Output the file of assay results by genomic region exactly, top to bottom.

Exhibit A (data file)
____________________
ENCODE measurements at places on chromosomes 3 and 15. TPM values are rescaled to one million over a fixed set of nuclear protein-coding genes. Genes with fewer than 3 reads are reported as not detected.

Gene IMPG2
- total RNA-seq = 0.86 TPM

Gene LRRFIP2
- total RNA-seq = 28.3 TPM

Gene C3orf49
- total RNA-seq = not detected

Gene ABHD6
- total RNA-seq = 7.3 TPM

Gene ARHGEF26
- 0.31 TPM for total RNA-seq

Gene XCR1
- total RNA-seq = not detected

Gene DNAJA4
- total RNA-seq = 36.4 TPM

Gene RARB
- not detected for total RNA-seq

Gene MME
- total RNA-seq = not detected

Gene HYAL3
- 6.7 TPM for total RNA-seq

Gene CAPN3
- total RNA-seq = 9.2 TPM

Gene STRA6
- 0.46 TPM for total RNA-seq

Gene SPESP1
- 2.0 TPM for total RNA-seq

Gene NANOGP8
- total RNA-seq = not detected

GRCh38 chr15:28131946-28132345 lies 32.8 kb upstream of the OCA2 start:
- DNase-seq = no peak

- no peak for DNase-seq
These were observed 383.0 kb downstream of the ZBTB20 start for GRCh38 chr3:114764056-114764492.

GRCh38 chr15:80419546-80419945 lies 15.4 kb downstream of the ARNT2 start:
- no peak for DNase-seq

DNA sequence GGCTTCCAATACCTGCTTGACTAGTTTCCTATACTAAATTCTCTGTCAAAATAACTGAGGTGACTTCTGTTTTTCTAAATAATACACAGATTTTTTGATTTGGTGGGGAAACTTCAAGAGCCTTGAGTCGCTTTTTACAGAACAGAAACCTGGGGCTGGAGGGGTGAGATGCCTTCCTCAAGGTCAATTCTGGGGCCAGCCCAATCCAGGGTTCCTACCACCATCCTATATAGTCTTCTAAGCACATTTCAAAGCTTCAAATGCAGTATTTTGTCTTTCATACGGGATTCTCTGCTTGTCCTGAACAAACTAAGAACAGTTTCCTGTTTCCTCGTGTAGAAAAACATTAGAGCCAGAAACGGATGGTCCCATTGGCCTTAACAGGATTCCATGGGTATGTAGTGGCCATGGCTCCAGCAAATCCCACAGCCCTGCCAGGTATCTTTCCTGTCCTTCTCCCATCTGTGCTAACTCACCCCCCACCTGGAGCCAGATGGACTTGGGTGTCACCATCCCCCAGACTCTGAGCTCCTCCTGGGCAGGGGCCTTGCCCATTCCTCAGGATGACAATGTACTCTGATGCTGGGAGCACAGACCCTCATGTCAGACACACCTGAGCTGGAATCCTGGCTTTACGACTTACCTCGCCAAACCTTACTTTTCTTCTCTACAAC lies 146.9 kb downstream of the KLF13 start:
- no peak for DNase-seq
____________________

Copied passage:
ENCODE measurements at places on chromosomes 3 and 15. TPM values are rescaled to one million over a fixed set of nuclear protein-coding genes. Genes with fewer than 3 reads are reported as not detected.

Gene IMPG2
- total RNA-seq = 0.86 TPM

Gene LRRFIP2
- total RNA-seq = 28.3 TPM

Gene C3orf49
- total RNA-seq = not detected

Gene ABHD6
- total RNA-seq = 7.3 TPM

Gene ARHGEF26
- 0.31 TPM for total RNA-seq

Gene XCR1
- total RNA-seq = not detected

Gene DNAJA4
- total RNA-seq = 36.4 TPM

Gene RARB
- not detected for total RNA-seq

Gene MME
- total RNA-seq = not detected

Gene HYAL3
- 6.7 TPM for total RNA-seq

Gene CAPN3
- total RNA-seq = 9.2 TPM

Gene STRA6
- 0.46 TPM for total RNA-seq

Gene SPESP1
- 2.0 TPM for total RNA-seq

Gene NANOGP8
- total RNA-seq = not detected

GRCh38 chr15:28131946-28132345 lies 32.8 kb upstream of the OCA2 start:
- DNase-seq = no peak

- no peak for DNase-seq
These were observed 383.0 kb downstream of the ZBTB20 start for GRCh38 chr3:114764056-114764492.

GRCh38 chr15:80419546-80419945 lies 15.4 kb downstream of the ARNT2 start:
- no peak for DNase-seq

DNA sequence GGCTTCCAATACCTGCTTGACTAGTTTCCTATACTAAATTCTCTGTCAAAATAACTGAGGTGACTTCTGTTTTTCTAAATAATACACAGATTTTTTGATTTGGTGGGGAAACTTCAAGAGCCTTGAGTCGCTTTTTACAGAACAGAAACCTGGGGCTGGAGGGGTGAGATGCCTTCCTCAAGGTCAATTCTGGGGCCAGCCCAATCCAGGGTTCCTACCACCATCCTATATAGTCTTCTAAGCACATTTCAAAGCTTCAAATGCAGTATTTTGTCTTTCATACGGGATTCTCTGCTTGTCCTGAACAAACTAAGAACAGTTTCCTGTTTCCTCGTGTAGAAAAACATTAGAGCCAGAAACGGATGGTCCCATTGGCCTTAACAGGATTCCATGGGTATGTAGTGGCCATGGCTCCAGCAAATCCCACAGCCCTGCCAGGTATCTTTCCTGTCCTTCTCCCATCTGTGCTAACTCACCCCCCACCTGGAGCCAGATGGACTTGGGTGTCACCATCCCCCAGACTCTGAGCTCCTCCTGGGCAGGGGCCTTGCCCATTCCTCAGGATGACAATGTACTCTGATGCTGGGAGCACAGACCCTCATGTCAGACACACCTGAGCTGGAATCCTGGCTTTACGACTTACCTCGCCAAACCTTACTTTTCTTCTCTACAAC lies 146.9 kb downstream of the KLF13 start:
- no peak for DNase-seq